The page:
In these days many mass media reporters (except for the Turkmen ones) discuss the lists of prisoners amnestied by the President of Turkmenistan. All wonder whether Berdymukhammedov will release the political prisoners, prisoners of conscience, former high-ranking government officials and the participants in the failed assassination attempt against former president Saparmurat Niyazov in November 2002.
The answer to this question is indeed important; as it demonstrates to what extent the present-day government is ready to reform the political system in Turkmenistan, and what the future of Turkmenistan will be.
Many people, including human rights organizations, tend to forget about other victims of the Turkmen regime - the relatives and associates of those convicted and forced to leave the country.
The practice of collective punishment used to exist and continues in Turkmenistan, when not only the person who has committed some offence against the government is punished (convicted by a court) but his entire family, relatives, and associates.
Most relatives of "traitors to the motherland," dissidents, oppositionists, human rights activists and other persons who fell out of favour with the regime until now suffer violations of their rights. They are deprived of the opportunity to work, study, or leave the country. Some of them are stripped of their homes and possessions, which have been confiscated "for the government use". There are even cases when relatives end up in prisons not due to crimes they have committed, but merely because they are relatives of those who fell out of favour with the regime.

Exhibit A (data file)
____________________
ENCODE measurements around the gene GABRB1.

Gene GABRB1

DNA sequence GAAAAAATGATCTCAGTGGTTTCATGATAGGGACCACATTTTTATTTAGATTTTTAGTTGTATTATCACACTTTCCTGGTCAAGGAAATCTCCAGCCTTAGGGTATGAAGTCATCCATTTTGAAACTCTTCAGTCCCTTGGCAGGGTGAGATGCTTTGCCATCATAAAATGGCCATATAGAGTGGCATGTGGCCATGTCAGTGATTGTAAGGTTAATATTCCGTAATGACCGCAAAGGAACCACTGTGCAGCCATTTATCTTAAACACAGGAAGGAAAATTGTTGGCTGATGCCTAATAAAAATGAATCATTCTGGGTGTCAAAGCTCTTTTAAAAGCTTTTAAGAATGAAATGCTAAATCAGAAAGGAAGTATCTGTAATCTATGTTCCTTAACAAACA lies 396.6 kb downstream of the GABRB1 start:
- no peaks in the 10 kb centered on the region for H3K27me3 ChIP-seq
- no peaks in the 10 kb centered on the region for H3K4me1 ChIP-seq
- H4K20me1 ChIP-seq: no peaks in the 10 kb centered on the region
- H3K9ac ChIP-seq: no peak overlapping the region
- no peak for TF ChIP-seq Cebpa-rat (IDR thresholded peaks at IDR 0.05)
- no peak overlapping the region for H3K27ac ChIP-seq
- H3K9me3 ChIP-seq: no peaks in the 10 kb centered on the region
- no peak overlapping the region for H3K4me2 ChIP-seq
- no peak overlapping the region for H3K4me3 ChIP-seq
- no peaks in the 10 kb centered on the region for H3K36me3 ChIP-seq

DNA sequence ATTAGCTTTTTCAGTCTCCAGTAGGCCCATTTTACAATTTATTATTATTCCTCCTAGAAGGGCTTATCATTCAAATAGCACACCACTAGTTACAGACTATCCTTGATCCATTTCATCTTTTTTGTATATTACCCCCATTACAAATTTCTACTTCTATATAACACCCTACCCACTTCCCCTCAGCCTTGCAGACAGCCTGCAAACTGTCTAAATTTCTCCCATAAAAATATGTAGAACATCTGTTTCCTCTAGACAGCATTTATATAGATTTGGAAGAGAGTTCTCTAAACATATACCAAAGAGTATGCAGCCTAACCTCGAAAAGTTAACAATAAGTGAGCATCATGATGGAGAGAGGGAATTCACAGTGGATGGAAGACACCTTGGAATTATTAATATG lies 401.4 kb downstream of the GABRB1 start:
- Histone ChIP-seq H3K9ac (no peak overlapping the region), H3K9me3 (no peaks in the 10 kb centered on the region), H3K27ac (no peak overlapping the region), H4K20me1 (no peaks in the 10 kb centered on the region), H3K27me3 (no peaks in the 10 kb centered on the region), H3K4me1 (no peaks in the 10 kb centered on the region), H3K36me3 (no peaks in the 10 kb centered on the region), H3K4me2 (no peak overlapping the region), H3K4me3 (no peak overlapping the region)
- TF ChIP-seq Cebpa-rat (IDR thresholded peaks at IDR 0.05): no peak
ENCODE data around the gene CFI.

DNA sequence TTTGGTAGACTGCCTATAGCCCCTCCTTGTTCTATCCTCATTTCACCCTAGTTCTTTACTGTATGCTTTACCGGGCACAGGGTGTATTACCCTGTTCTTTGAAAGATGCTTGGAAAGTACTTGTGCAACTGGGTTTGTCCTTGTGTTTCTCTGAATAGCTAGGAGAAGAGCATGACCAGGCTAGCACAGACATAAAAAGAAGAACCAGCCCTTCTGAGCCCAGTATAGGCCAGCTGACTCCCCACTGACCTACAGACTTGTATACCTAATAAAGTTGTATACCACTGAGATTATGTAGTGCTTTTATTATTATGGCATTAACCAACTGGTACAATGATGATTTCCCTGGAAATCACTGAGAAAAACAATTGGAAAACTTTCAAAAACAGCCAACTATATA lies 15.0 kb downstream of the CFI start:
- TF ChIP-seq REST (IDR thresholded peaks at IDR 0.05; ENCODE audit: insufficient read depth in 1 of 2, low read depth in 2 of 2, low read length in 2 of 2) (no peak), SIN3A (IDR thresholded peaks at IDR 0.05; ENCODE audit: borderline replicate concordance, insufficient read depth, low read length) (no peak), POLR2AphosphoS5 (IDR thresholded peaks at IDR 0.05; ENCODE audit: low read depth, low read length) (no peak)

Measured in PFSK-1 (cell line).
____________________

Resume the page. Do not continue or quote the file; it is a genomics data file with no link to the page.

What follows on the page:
Thus, I consider it premature to discuss whether the president will pardon this or that prominent prisoner. Above all, the authorities should abandon the practice of collective punishment, and never use it in the future. The relatives of those repressed must not feel guilty and not deprived of their rights. They must at least have the opportunity to work and to study.
Berdymukhammedov ordered to employ those released under the amnesty decree, and local authorities will certainly try to fulfil the presidential decree. However, if the Turkmen leadership gave an order to law-enforcement agencies to cease persecution of the relatives and associates of those unfavourable to the regime, and not to prevent them from finding jobs or their children from getting education, this could be regarded as a true step toward improving the human rights situation in Turkmenistan.
After that one could also hope for the next steps.